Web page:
What gave you the most pleasure? The Ginseng Conspiracy is a mystery first and foremost but there is also a lot of humor throughout the book and series, and that made it fun to write. I was also happy to include some of the things that I love in the story such as art and music.
What advice would you give to other writers who are interested in writing a mystery? This first piece of advice is for any genre. Once you have an idea for your book, don’t just talk about writing, sit down and write out a first draft. Write anything that comes into your mind, no matter how far out it may be. You will do multiple edits, anyway, so free write.
As far as mysteries, tension, tension, tension. This was your mantra when you co-edited my book. There must be some level of crisis that causes conflict in each chapter.
I know you’re already working on the next two sequels, book two and three, of the Kay Driscoll series. What do you have in mind for your protagonist’s future after the third book? Will you retire her and go on to something else? It all depends. If I become the next J.K. Rowlings, I think Kay Driscoll is in for many more adventures, or maybe not…I’d be too busy travelling…lol to write. If fame and fortune doesn’t come my way, after the third book in the series, I’ll go on to the other mystery novel ideas that I have. I’d like to write a middle grade sci-fi/fantasy/horror story, a take off on a Halloween short story that I had published. Also I have plans to write a mystery that takes place in Manhattan.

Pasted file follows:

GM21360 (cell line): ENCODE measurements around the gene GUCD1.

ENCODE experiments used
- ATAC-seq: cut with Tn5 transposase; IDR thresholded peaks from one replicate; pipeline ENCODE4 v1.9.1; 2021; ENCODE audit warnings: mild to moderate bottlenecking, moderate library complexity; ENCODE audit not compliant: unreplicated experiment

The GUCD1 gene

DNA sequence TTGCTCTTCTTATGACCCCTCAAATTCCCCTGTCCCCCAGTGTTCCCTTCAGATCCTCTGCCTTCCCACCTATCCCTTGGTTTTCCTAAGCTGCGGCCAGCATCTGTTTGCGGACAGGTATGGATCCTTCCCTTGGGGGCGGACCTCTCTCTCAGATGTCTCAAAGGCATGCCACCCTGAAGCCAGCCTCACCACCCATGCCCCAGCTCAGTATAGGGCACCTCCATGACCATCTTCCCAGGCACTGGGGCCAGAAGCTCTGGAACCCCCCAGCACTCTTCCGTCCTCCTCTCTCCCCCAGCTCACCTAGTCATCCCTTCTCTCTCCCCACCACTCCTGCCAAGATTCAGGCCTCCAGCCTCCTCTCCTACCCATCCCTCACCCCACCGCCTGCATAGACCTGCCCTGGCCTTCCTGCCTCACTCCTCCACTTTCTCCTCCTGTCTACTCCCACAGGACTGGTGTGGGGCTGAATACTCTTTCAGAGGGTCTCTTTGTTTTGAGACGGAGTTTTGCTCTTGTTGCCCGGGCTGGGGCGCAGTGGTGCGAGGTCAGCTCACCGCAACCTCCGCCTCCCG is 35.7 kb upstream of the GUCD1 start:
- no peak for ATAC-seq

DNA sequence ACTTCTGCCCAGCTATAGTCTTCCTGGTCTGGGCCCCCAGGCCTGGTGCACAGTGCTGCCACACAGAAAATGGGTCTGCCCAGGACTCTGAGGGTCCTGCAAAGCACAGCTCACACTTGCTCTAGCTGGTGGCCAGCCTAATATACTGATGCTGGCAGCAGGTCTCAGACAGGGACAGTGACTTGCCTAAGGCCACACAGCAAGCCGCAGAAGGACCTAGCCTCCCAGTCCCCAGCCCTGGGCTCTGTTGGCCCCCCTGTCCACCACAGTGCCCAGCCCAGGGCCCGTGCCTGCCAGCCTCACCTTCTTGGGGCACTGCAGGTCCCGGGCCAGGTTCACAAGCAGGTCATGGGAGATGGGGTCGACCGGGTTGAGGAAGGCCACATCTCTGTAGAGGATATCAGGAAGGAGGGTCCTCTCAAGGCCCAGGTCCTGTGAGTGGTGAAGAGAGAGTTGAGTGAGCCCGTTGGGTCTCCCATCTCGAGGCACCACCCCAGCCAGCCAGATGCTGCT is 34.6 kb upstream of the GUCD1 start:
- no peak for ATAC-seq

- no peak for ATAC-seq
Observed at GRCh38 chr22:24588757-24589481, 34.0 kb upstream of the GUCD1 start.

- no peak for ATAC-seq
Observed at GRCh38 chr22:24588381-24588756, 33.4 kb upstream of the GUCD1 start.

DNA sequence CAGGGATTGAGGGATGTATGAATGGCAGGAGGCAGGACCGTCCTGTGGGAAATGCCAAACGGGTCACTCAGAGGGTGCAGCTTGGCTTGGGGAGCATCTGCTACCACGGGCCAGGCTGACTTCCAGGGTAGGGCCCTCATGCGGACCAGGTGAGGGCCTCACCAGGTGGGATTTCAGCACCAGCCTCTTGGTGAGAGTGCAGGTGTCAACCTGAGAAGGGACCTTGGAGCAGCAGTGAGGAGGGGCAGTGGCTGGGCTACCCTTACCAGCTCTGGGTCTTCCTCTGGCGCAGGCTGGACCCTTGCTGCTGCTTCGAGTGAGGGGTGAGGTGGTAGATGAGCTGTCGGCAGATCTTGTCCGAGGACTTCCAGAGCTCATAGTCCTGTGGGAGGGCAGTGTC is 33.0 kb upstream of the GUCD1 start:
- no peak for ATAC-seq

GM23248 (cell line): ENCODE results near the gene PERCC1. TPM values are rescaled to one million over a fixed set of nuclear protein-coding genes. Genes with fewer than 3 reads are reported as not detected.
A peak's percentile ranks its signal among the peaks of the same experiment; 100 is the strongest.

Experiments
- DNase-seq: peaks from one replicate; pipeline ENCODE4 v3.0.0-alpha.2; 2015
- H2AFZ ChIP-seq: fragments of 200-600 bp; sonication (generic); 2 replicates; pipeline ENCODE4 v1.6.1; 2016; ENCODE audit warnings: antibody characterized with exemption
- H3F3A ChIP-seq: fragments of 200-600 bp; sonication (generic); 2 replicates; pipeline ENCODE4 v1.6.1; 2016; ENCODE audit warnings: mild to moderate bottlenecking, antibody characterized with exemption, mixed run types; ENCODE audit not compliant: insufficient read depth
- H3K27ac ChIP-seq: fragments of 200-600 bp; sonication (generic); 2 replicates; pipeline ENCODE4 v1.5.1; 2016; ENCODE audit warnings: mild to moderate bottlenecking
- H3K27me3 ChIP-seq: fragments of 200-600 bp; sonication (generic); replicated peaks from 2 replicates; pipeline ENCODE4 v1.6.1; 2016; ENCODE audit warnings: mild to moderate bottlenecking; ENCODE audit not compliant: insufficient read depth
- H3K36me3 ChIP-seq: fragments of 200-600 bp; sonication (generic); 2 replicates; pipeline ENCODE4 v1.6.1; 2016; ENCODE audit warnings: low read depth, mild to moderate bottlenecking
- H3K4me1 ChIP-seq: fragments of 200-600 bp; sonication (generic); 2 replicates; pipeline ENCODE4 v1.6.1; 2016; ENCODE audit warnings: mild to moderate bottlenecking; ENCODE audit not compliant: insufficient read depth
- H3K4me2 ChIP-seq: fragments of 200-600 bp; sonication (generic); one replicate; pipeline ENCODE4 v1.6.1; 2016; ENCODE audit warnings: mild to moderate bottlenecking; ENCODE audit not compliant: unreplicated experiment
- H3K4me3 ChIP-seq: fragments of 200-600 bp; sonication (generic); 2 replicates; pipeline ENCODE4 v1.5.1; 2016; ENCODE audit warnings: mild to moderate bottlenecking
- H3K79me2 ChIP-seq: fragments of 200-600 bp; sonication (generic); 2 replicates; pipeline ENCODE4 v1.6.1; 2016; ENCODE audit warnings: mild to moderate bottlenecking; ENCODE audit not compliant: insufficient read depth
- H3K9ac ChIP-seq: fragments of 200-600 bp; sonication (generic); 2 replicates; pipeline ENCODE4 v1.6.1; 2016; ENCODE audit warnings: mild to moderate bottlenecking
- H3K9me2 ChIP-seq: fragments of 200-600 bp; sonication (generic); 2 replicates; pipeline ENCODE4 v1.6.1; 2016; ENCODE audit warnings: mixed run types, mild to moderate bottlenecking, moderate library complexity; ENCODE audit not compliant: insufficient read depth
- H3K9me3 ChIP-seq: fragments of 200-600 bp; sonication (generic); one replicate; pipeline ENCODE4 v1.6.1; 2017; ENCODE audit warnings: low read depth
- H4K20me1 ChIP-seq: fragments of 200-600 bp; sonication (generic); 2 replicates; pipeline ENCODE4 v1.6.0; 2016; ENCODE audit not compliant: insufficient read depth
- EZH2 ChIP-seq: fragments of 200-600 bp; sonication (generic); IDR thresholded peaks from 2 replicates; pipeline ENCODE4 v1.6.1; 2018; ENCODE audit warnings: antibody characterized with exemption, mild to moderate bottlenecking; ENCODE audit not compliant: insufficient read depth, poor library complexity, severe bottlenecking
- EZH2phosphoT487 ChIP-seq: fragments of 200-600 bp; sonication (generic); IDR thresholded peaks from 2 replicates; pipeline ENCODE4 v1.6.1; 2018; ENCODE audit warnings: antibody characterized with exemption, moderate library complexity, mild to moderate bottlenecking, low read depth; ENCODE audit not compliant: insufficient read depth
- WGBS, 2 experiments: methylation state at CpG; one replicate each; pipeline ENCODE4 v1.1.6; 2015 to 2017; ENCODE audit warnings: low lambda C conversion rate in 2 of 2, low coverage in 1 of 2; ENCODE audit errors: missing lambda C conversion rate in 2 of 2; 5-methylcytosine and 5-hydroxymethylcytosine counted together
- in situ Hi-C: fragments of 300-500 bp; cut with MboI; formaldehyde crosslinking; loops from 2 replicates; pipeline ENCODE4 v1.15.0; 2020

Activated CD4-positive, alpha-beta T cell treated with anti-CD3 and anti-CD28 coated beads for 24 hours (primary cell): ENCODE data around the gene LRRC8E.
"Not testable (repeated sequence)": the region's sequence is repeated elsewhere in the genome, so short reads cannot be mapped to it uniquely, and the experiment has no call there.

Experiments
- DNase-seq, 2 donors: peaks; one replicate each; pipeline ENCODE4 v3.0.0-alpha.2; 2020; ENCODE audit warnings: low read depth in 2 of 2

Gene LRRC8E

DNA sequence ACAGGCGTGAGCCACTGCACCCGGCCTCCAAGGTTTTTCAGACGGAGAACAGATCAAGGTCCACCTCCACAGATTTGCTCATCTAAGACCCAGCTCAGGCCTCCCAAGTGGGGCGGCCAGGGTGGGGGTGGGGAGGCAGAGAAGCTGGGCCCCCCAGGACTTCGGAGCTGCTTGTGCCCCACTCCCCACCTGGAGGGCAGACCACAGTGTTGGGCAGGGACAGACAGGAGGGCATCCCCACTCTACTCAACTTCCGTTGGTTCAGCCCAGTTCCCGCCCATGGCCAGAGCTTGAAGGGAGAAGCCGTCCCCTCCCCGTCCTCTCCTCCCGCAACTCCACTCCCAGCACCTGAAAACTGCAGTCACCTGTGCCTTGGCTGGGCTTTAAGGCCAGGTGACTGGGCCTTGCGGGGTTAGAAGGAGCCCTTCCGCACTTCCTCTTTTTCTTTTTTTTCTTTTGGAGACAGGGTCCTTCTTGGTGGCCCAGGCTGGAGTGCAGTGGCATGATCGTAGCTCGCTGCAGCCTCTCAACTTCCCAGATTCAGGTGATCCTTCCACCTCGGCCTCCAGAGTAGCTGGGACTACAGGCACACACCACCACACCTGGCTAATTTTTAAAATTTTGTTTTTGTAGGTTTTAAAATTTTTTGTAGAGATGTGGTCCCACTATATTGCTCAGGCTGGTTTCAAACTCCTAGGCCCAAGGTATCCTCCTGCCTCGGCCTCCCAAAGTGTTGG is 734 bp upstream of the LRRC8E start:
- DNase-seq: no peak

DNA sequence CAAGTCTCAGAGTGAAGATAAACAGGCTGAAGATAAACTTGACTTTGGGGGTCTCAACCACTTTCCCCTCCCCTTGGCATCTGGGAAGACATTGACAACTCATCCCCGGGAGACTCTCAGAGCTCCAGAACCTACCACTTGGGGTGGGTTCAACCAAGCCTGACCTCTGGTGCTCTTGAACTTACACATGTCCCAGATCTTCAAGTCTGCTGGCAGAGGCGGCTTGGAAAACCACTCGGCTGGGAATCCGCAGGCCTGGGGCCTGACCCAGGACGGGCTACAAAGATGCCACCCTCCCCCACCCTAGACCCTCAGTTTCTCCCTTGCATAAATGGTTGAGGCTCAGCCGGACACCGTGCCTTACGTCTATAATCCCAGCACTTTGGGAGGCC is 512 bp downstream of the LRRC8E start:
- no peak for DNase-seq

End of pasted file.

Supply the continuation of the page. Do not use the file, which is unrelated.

How would you compare the creative process, the actual writing, with the process of finding a publisher for your book? Was one more rewarding than the other?The creative process is always more exciting and rewarding. I’ve discovered that the easiest part of getting a book published is writing the book. Something I never dreamed or expected. And it’s the most fun part as well. I write because I enjoy it. Otherwise I wouldn’t.
Before finding a publisher, I had what I called “Query Monday” when I would query agents and publishing houses. At the time, I found it was tedious. But now that I look back on this, it also was a thrilling time. I never knew what might happen, what could be. I was always hopeful and never gave up.
Thanks again, Lorenzo for giving me the opportunity to be on your blog. I would like to invite you and your readers to follow my online progressive dessert book launch. Please see my website www.susanbernhardt.com for additional details.
January 3rd – Lorenzo Martinez – www.lorenzo-martinez.com– Kay’s Triple Threat: Triple Chocolate Raspberry Truffle Torte.